“Pinchas Avenges the Midianites”

by Rabbi Ephraim Z. Buchwald

In last week’s parasha, parashat Pinchas, we read of how Pinchas the son of Elazar kills Zimri and Cozbi, who had performed a public act of harlotry. For his actions, Pinchas is rewarded with (Numbers 25:12) “B’riti Shalom,” G-d’s covenant of peace and (Numbers 25:13) a “Brit k’hoo’naht oh’lahm,” a covenant of everlasting priesthood.

Immediately following this fateful episode, G-d commands Moses to declare war against the Midianites. According to the Midrash, when Balaam saw that he was unable to curse Israel, he resorted to an old foolproof formula to defeat the Israelites, sending the Moabite and Midianite women to seduce the Israelite men. In Numbers 25:9, we learn that 24,000 Israelite men died in a plague–a Divine punishment for their iniquitous behavior.

In parashat Matot, the first of this week’s double parshiot, Matot-Masei, 12,000 Israelite soldiers are mobilized to wage war against the Midianites. Scripture, in Numbers 31:6, states that the soldiers are led by none other than Pinchas the son of Elazar the Priest, “La’tzah’vah, oo’chlay ha’kodesh va’cha’tzohtz’roht ha’t’roo’ah b’yah’doh,” who goes out to war with the sacred vessels, and with the trumpets for sounding in his hand.

The Israelites battle valiantly and vanquish the army of Midian, taking the Midianite wives, children, cattle and all of the Midianites’ belongings as spoils of war. All the cities of Midian and encampments were then burned with fire.

Despite this great victory, some Midianites survived, as there are records of Midianites who live in later periods of Jewish history. The commentators conclude that only the Midianite clans who resided in the neighborhood of Moab were decimated. Those who resided elsewhere were not harmed.

The rabbis ask why the Moabites were not punished along with the Midianites, because they too were involved in the seduction of Jewish men. Rashi explains that the Moabites had a seemingly valid excuse for attacking Israel, because they were fearful of the Israelites who were encamped at the borders of their territory. The Midianites, however, were not threatened by the Israelites. Indeed, they were motivated by sheer hatred. Rashi also suggests that the Moabites were spared because of an exceptional woman who was to emerge from Moab, Ruth the Moabitess.

Rashi questions why Pinchas was specifically chosen to lead the battle against Midian, and not his father, Elazar, the High Priest? Rashi cites the well-known principle (Jerusalem Talmud, Pesachim 10:5) that one who begins the fulfillment of a commandment (mitzvah) is encouraged to finish it. As Pinchas had killed Cozbi the daughter of Zur, it was he who was chosen to lead the battle against the seducing nation.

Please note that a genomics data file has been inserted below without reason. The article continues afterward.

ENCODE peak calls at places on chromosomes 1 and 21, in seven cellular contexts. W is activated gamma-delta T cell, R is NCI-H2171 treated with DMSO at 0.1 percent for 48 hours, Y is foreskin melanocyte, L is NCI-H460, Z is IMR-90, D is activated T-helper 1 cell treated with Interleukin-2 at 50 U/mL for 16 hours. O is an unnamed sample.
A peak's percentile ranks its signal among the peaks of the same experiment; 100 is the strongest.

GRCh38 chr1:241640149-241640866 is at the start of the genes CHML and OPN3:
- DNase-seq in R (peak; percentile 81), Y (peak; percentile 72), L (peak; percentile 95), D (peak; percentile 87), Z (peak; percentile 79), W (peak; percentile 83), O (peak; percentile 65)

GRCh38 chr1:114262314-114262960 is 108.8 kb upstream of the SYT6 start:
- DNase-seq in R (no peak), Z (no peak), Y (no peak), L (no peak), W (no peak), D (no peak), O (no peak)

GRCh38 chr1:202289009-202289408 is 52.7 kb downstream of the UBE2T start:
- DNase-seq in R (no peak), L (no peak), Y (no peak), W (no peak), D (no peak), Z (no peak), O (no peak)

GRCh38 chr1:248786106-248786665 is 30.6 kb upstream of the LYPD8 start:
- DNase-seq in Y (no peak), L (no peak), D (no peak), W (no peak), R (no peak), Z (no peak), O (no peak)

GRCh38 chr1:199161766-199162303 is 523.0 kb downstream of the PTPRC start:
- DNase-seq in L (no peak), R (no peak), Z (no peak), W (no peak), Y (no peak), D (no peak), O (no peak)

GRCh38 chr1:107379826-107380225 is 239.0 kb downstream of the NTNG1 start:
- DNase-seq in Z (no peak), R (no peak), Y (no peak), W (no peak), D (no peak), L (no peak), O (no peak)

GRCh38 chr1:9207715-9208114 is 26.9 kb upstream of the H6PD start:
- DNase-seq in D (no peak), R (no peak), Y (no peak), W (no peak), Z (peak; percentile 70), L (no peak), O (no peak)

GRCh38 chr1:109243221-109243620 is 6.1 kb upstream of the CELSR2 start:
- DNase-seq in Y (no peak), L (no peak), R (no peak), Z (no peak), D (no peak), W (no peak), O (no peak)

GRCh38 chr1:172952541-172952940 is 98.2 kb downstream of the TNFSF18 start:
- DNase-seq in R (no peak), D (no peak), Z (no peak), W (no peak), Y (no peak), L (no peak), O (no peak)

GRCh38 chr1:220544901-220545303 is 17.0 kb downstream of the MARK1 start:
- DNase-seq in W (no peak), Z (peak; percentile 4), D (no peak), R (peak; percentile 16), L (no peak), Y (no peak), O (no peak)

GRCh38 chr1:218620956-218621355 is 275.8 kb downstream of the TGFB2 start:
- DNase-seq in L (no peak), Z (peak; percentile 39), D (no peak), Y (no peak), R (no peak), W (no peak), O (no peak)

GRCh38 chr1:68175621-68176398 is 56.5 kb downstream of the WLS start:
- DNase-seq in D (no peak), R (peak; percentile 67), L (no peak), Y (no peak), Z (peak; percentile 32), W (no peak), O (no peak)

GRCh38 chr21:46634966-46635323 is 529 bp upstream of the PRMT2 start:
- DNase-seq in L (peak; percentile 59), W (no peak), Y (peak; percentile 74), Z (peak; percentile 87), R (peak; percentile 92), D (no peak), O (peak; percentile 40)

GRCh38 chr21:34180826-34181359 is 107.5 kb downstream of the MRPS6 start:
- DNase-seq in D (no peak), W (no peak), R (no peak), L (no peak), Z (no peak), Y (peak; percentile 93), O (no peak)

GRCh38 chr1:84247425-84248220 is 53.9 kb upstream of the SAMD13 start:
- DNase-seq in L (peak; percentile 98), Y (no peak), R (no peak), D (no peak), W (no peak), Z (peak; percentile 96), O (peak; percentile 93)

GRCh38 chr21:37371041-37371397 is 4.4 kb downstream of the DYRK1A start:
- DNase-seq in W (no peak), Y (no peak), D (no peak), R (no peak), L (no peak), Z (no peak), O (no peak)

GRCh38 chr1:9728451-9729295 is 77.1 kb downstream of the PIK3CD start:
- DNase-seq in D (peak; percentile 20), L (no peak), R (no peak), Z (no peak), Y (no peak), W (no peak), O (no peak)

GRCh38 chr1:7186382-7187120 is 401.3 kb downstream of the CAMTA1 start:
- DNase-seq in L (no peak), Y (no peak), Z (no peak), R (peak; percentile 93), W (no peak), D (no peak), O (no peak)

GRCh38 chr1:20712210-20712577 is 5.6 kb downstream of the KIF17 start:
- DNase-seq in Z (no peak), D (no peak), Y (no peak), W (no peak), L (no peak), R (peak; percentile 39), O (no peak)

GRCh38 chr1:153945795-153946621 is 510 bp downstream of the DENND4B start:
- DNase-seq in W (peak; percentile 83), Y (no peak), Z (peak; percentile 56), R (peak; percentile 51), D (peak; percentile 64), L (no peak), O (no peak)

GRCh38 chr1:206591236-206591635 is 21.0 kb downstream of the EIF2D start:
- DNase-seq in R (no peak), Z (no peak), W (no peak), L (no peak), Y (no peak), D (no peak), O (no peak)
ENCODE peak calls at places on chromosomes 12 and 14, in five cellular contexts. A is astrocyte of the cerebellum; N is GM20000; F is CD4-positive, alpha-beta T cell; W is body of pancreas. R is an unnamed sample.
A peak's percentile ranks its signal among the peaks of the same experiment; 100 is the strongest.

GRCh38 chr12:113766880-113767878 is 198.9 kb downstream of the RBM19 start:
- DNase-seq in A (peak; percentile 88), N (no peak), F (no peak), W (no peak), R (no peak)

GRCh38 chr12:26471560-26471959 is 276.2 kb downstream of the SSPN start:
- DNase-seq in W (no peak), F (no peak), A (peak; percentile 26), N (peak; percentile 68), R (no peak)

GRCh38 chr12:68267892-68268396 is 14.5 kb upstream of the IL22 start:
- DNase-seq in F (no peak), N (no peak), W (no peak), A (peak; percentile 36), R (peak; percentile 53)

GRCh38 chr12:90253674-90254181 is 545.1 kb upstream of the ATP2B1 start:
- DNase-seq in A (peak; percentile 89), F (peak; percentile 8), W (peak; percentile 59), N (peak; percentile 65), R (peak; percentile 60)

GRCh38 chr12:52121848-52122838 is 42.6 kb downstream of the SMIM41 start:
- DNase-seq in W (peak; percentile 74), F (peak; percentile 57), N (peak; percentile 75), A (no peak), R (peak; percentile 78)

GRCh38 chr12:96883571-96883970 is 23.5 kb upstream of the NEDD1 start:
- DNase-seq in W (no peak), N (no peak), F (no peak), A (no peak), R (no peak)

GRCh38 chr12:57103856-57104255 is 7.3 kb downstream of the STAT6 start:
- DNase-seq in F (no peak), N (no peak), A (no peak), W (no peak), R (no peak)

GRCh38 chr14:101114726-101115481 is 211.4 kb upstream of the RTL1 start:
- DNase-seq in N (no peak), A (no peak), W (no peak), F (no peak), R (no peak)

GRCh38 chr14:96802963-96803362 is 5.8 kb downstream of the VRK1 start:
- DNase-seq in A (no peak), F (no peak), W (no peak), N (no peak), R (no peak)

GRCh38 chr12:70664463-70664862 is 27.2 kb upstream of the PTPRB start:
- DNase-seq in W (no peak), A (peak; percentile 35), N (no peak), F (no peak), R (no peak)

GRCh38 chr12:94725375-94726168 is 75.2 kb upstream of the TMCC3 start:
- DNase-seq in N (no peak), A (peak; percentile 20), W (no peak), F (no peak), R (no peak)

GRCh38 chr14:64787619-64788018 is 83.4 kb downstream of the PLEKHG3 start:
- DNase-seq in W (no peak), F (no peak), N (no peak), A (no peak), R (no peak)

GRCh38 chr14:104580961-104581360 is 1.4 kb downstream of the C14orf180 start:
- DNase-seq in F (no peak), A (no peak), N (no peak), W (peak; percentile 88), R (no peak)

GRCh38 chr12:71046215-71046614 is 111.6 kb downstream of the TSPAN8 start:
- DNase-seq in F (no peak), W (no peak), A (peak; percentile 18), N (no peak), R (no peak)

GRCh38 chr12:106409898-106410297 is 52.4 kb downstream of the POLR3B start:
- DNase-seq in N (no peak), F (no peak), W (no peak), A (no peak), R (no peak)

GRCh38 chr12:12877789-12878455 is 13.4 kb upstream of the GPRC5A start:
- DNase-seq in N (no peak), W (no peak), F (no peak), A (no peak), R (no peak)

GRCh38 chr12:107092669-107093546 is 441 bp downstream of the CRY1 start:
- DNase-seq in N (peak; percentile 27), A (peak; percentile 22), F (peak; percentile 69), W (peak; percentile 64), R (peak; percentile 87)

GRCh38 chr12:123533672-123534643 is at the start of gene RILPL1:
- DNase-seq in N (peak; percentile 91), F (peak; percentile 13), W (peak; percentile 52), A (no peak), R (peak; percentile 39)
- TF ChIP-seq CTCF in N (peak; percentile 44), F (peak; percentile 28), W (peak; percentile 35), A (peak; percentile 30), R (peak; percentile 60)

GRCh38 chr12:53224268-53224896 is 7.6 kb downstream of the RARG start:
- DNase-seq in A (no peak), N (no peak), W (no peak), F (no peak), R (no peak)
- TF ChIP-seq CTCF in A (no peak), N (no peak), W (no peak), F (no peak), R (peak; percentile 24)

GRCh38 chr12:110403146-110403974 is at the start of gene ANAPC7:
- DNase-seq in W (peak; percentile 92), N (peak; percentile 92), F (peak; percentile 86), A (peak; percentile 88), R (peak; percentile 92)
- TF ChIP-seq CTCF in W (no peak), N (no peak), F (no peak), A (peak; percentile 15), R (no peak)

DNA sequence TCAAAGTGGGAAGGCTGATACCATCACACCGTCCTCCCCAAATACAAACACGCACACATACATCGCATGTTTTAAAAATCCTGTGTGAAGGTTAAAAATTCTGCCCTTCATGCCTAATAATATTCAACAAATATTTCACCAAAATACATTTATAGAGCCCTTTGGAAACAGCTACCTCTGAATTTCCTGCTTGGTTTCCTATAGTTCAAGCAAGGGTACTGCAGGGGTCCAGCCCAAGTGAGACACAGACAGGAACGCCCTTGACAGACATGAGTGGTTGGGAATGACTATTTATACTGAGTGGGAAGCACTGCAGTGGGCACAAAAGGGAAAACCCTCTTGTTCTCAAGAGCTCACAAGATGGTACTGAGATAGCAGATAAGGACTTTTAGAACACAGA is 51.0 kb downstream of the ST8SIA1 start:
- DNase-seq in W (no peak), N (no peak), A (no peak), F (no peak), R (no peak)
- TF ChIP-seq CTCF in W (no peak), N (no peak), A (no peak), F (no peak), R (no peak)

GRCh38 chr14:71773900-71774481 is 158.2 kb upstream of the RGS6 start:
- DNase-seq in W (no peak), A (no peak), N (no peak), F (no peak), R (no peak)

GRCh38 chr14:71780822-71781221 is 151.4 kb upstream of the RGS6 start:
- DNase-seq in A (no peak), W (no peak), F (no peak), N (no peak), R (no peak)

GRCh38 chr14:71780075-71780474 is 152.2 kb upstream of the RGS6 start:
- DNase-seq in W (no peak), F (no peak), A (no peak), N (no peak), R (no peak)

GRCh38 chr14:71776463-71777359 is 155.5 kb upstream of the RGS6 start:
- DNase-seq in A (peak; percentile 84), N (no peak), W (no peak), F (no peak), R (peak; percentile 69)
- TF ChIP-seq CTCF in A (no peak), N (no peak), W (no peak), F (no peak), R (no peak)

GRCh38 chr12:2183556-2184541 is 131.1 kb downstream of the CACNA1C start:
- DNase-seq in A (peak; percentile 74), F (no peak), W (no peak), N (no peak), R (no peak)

Citing an alternative explanation, Rashi states that Pinchas was chosen to lead the battle against the Midianites so that he could avenge the actions of the Midianites against Joseph, the ancestor of his mother, who had been sold to Egypt by the Midianite merchants (Genesis 37:36).

An additional explanation offered by Rashi is that Pinchas was “Meshuach Milchamah,” a specially designated priest whose task it was to counsel the army before battle, and encourage them not to lose heart. The Kohen who leads the people out to battle would also wear the sacred garments of the High Priest, and would have the ability to inquire of G-d through the Urim v’Tumim of the breastplate, if the need should arise.

There may very well be an additional reason that Pinchas was chosen to lead the troops in avenging the Midianites. In Jewish law, witnesses who testify in capital cases are required to serve as executioners if the accused is convicted.

As we have noted in previous studies, Jewish law does its very best to discourage the actual implementation of capital punishment. By excluding women as capital witnesses, the Jewish legal system eliminates fifty percent of the witness pool and makes it almost impossible for anyone to ever be convicted due to the very technical and detailed requirements of testimony. Another way of discouraging witnesses, and to make certain that there would be no inaccuracies in the witness’ testimony, was to require the witnesses to personally administer the punishment of those convicted.

Although the priest designated to lead the people in battle does not physically fight, there does seem to be a parallel here with Pinchas and capital witnesses. Pinchas was the first to step forward and accuse Cozbi and Zimri of harlotry. While it is true that Pinchas took the law into his own hands, he is now charged with leading the battle against the entire Midianite people, who are accused of idolatry and harlotry.

As previously noted, Pinchas was rewarded by G-d for his act of zealotry with an eternal covenant of peace. How could a person like Pinchas, who violently executed Zimri and Cozbi, and now leads the people in battle against the entire Midianite nation, ever be a faithful representative of G-d’s “eternal covenant of peace?”

This conundrum brings to mind the well-known dictum of the Midrash Rabbah, Ecclesiastes 7:10, warning that “one who is merciful in a time when he should be cruel, will ultimately be cruel in a time when he should be merciful.” It was Pinchas’ so-called act of cruelty that brought peace and tranquility to the people of Israel, and provided stability to the surrounding areas.

It is an important message to bear in mind, as Israel today is increasingly surrounded by hostile enemies who wish to not only vanquish Israel, but to uproot and destroy the entire Jewish state. Only through heightened vigilance can this malicious plot be foiled.

May you be blessed.